“Passive House looks at the building holistically,” she says. “You can look at your building and your energy model and push and pull as you want; the energy model allows us to deliver a building design that works aesthetically and meets Passive House criteria.”
Passive House isn’t only environmentally beneficial through the reduction of loads and so using less energy, it also provides safety and security during power outages or potential natural disasters.
“If you close your windows in a Passive House, you should be okay for many hours or days, which is very important, especially for the elderly,” Moelis says. “If the grid goes down, you’ll still stay at a nice temperature, so in that sense, it’s quite resilient.” Passive House also protects the actual structure of the building, as no dirt, dust, or bugs are getting in through the walls.
Starting from a place of no experience in Passive House construction to now being responsible for the world’s largest Passive House projects is a huge achievement for Handel. Put it down to dedication, innovation, and getting things to happen.
“Learning about new systems and materials is always challenging,” Moelis says. “We always want to make sure we’re up to speed.”
Being up to speed includes being ready for the upcoming Local Law 97, designed to limit the level of carbon emissions from New York City’s buildings. Going into effect in 2024, the law will serve to penalize builders based on the amount of carbon dioxide a building emits. “We’re all trying to reduce the amount of carbon that’s going into the air, and Local Law 97, once it comes into effect, is going to be a wake-up call for quite a few owners.”
Existing buildings will need to be retrofitted and new buildings will need more innovative ways of reducing their carbon footprint, she says. The first step is not to use gas or oil, and for the United States to clean up the production of electricity, which is still largely done through burning coal and fossil fuels.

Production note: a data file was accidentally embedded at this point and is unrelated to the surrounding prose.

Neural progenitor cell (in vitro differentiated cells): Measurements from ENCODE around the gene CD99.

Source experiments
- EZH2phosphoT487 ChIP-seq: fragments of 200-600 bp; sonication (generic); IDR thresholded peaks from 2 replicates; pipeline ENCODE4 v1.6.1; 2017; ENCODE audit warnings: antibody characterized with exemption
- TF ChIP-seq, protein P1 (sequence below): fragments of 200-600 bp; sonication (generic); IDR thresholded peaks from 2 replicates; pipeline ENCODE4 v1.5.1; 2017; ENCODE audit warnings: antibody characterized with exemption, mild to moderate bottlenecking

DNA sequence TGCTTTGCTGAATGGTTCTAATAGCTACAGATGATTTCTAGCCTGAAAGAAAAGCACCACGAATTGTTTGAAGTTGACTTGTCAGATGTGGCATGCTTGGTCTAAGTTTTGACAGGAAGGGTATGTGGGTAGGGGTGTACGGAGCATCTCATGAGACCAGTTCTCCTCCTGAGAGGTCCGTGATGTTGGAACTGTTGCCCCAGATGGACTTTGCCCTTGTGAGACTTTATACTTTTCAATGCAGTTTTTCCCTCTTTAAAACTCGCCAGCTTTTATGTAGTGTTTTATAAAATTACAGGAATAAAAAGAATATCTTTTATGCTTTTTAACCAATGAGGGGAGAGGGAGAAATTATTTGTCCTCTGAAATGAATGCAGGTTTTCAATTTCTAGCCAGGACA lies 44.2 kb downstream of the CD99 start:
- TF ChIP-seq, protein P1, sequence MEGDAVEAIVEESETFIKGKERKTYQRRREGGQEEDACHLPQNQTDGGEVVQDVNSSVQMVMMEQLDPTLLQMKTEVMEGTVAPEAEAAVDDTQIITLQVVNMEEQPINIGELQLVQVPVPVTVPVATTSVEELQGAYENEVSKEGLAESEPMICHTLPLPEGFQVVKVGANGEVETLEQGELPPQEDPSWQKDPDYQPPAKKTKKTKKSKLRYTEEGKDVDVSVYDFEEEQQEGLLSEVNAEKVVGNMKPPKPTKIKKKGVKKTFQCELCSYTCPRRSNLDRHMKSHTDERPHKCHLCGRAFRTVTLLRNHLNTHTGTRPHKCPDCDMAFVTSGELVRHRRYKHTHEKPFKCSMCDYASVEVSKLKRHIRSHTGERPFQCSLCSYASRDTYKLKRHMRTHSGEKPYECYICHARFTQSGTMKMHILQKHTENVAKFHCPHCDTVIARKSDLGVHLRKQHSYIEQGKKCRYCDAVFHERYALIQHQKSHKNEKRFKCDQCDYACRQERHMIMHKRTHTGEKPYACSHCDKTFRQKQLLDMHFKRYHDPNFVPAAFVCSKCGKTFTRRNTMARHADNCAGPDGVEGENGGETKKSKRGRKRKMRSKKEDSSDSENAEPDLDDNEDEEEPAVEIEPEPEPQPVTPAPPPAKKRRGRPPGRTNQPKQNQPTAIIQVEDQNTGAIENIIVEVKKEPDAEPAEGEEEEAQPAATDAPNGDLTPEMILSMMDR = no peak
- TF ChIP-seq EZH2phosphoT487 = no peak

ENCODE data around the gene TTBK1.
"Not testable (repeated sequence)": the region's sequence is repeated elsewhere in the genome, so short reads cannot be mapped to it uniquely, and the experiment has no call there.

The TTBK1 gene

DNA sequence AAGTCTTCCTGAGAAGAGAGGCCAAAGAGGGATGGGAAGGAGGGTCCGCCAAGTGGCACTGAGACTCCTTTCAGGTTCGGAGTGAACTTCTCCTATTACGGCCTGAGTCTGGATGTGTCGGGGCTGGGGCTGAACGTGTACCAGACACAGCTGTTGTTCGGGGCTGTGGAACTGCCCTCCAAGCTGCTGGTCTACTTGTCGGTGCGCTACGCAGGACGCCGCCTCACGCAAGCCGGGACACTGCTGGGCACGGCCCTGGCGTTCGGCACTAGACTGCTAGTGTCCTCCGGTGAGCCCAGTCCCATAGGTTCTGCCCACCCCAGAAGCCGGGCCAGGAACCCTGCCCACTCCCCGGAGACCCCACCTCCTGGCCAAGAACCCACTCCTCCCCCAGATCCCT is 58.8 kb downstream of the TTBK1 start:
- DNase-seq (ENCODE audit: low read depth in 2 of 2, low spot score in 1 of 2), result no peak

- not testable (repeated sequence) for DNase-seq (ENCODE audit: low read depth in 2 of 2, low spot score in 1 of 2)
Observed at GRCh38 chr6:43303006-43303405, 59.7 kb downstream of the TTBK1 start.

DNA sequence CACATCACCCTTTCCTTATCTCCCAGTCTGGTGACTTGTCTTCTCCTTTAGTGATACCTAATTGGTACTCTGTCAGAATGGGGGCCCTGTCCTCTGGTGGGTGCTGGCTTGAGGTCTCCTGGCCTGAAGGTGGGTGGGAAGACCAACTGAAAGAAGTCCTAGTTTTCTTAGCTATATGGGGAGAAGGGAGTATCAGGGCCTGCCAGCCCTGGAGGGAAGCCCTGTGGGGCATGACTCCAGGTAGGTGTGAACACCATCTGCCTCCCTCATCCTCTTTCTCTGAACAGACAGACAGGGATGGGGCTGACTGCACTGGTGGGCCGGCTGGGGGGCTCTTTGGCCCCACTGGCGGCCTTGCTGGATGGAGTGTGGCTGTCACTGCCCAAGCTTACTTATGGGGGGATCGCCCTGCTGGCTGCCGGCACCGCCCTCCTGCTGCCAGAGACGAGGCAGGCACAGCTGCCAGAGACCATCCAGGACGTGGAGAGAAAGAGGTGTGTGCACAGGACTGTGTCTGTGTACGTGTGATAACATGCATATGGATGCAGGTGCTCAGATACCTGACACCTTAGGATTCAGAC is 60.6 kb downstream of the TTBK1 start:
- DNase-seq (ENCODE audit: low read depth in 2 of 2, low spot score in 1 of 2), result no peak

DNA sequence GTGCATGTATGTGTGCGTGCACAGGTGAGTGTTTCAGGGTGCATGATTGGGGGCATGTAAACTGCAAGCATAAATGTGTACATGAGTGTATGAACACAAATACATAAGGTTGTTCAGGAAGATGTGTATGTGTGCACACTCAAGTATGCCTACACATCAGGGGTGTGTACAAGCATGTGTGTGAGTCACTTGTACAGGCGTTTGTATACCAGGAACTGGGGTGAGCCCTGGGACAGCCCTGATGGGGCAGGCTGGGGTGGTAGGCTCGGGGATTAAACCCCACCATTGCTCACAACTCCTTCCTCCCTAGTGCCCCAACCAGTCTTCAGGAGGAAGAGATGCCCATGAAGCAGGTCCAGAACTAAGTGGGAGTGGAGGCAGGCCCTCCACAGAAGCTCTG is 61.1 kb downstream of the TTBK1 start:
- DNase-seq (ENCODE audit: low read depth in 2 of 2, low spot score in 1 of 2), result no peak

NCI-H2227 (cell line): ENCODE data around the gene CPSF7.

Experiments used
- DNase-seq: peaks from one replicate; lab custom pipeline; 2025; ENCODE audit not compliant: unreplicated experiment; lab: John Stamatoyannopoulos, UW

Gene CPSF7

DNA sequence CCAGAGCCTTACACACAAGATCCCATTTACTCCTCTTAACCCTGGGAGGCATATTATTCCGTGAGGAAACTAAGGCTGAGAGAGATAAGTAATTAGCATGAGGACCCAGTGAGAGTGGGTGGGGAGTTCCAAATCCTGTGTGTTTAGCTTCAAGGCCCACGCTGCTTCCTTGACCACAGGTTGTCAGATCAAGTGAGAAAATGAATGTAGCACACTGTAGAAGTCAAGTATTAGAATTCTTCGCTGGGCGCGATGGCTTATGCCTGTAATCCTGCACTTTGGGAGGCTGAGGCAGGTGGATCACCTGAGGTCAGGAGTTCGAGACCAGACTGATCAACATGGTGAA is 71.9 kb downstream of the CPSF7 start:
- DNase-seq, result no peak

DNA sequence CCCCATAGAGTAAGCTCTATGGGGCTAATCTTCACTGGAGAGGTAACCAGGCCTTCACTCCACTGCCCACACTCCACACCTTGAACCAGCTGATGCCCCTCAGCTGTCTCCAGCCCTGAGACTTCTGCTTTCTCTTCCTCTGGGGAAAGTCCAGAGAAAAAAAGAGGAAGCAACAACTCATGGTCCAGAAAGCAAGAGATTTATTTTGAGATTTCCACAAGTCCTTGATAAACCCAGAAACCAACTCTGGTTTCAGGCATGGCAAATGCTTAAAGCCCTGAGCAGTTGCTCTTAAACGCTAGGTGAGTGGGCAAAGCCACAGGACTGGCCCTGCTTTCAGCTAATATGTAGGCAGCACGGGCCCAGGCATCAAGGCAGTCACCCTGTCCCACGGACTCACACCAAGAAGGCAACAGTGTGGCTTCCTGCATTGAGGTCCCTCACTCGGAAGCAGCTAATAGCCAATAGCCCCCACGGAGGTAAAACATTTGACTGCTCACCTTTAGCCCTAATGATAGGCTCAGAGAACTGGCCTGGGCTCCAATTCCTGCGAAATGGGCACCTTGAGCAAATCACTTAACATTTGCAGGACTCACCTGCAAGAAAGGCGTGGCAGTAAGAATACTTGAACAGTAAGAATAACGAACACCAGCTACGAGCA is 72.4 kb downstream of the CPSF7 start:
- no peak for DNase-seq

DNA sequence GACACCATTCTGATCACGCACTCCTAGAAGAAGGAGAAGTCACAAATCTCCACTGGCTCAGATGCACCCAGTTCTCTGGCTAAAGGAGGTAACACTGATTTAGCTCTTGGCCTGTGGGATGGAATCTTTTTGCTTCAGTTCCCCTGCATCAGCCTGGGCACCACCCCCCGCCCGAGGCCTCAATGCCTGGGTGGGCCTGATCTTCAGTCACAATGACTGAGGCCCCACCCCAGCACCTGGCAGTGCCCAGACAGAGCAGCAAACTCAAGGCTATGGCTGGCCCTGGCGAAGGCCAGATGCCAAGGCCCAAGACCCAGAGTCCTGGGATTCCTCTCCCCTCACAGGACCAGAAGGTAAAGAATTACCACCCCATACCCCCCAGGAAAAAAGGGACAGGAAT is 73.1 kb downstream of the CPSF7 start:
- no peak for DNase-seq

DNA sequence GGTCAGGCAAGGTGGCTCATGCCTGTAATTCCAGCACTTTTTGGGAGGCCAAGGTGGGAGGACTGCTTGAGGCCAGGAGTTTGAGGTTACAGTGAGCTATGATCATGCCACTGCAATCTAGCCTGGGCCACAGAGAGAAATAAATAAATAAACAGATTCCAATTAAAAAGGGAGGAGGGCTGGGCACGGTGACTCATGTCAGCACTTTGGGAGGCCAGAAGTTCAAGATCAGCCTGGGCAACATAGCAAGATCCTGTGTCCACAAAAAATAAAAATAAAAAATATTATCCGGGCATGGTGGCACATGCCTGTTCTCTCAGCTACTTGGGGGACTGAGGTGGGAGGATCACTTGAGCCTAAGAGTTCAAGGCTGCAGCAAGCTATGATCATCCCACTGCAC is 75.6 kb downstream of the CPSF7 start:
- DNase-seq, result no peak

“As architects, we can only set up the building to use electricity; whether that electricity is clean or dirty is really up to the government,” Moelis says. “While much of the grid is dirty right now, within the next 30 years we’re hopeful it will become clean. That’s why it’s imperative that we now to convert our buildings to electric in anticipation of clean electricity. It’s the only hope. We know that burning fossil fuels will never be clean, so we’re hoping hydro and solar and geo and wind get us there.”
Education and marketing play a role as well, and while that might be slow to take effect, enacting stricter codes will help speed up a necessary change. As Koehl puts it, “We know a sustainable future requires contribution from every corner of our industry, so there is real value in bringing this conversation with us to any room we are invited to join.”
Talking about and sharing all the aspects of Passive House as much as possible, whether in person or in print, is another way to keep people informed about its many benefits, she says, as Handel continues to work toward being the busiest and biggest multifamily-architecture firm in the world. “We want every client that’s doing a multifamily building to come to us. We’re always striving for that.”
The company is also eager to expand into other geographic markets. While it does a lot of work in New York, Boston, Miami, Florida, Philadelphia, and San Francisco, it’s really looking to push out further to Austin, Denver, Los Angeles, and Houston.
As for milestones, “We do help a lot of developers with feasibility studies and analysis and such,” Moelis adds. “We’re always hoping that the next one comes along.” Handel currently has a senior housing project in the works—another passion for the firm—that is slated to meet Passive House standards.
In the meantime, the company will continue to do what it does best. “What sets us apart? We don’t take no for an answer,” Moelis says. “We’re constantly pushing through barriers and looking for solutions and trying to push the envelope. And we’re actually getting these projects built.”
Although many companies do a lot of research and strive toward greatness, Moelis says Handel is walking the walk. “These places are getting built, and people are living in them,” she says. “We believe we can improve lives through beautiful, innovative, and sustainable architecture. We want to do that through making places healthy and groundbreaking to live.”